August 21, 2018 | Ken Reed

Do LinkedIn Posts Encourage Poor Investigations?

Lifting Incident Video


I find a lot of good information on LinkedIn.  However, I’ve noticed a disturbing trend in the types of posts that have been appearing in my feed.

LinkedIn tailors my feeds toward the types of things they think I’m interested in, and in general, they do a pretty good job. Therefore, they are throwing a lot of accident videos my way. Some of these have the opportunity to show some serious issues.  However, it is the comments that are disappointing.

Here is an example of a crane accident saw today.  LINK

There is merit in watching the video.  However, the premise of the post is for everyone to watch the video and list the “root causes” and the “reasons, in your opinion.”  These types of posts just encourage poor incident investigations!

It is easy to watch a video and list the mistakes that were made.  In this video, people listed their opinions on what went wrong:

“Cost cutting”

“Crane overloaded”

“Poor training”

“No lift plan”

“Poor risk assessment”

“Inadequate MoC”

“Poor planning”

But are any of these correct?  It’s possible NONE of these problems were actually present.  For example, what if there had been a mechanical failure on one of the cranes?  I can think of half a dozen possible scenarios that would involve none of the problems listed above.  Most of the listed issues are just easy ways to blame someone.  That’s just lazy.  In these posts, you can watch people preach about their favorite errors and point out how the operators / management / supervisors were at fault, and how “I wouldn’t have let this happen.”  And yet, these types of problems happen every day, to good people with good intentions.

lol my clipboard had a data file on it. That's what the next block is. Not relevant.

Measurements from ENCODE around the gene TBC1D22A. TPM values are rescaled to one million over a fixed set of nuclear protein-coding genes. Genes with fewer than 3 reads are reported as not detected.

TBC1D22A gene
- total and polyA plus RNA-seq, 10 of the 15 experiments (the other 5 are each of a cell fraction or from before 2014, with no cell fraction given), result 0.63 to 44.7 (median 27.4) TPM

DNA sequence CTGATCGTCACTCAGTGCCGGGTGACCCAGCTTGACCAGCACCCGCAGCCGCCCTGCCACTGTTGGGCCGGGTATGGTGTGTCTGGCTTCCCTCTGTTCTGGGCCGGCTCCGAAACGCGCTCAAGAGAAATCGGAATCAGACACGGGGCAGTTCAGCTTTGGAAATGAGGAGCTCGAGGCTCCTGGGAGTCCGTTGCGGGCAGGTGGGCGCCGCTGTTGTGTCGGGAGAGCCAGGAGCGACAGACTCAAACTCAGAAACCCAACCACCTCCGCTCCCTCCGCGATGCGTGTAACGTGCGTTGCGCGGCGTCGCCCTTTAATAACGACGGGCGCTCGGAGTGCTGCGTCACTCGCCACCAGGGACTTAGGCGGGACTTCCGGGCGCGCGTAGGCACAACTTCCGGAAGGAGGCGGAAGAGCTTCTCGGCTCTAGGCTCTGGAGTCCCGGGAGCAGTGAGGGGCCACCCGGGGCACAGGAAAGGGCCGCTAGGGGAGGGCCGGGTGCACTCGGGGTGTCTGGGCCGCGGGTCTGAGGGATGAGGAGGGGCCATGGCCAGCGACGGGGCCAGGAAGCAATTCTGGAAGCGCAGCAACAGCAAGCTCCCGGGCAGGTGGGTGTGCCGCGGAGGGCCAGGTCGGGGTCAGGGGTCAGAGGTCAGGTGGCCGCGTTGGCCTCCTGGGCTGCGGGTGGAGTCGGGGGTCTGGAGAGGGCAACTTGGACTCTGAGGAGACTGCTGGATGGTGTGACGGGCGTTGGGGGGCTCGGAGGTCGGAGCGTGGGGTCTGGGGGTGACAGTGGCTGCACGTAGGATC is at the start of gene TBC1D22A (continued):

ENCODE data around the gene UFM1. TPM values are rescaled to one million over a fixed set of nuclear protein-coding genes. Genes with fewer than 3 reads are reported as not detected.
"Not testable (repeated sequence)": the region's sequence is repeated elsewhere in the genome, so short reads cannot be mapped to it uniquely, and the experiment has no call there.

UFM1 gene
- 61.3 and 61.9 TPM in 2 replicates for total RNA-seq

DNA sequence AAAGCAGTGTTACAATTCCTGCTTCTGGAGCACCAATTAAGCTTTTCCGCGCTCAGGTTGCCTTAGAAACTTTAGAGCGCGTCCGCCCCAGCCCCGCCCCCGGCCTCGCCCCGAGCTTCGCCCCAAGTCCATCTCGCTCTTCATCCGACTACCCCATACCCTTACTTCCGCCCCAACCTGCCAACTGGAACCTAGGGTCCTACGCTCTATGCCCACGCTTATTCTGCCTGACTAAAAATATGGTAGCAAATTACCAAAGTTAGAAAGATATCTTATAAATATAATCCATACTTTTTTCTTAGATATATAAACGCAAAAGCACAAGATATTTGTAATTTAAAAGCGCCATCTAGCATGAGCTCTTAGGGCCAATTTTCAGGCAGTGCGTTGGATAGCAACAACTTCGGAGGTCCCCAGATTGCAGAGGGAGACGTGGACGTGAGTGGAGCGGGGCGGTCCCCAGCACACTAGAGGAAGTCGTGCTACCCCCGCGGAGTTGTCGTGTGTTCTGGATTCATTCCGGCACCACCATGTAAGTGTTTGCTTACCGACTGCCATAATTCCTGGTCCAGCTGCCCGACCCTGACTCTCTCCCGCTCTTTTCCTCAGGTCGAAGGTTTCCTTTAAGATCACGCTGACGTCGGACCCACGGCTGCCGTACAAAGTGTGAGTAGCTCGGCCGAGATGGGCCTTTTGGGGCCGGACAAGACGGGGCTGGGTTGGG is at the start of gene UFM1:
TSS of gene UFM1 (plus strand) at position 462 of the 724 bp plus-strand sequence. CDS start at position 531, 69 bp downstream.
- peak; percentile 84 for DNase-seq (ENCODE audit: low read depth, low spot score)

I do think there are some really good outcomes from posts like this.  The first step in any good root cause analysis is to gather unbiased information.  Instead of encouraging people to point out problems, opinions, and solutions, why don’t we change the original question to, “If you were going to perform this investigation, what questions would you be asking?”  I think this is a much more useful type of post.  It encourages the viewers to engage their critical thinking skills and figure out what types of problems might have contributed to the issue.  Are there Management System issues?  Mechanical failure or maintenance problems?  Supervision issues?  Human engineering deficiencies which confused the operators?

The first step in a good root cause analysis is to gather the right information.  By changing the tone on these types of posts, we might be able to work in the direction of a good root cause analysis, instead of just assuming everyone is stupid.



Show Comments

Leave a Reply

Your email address will not be published.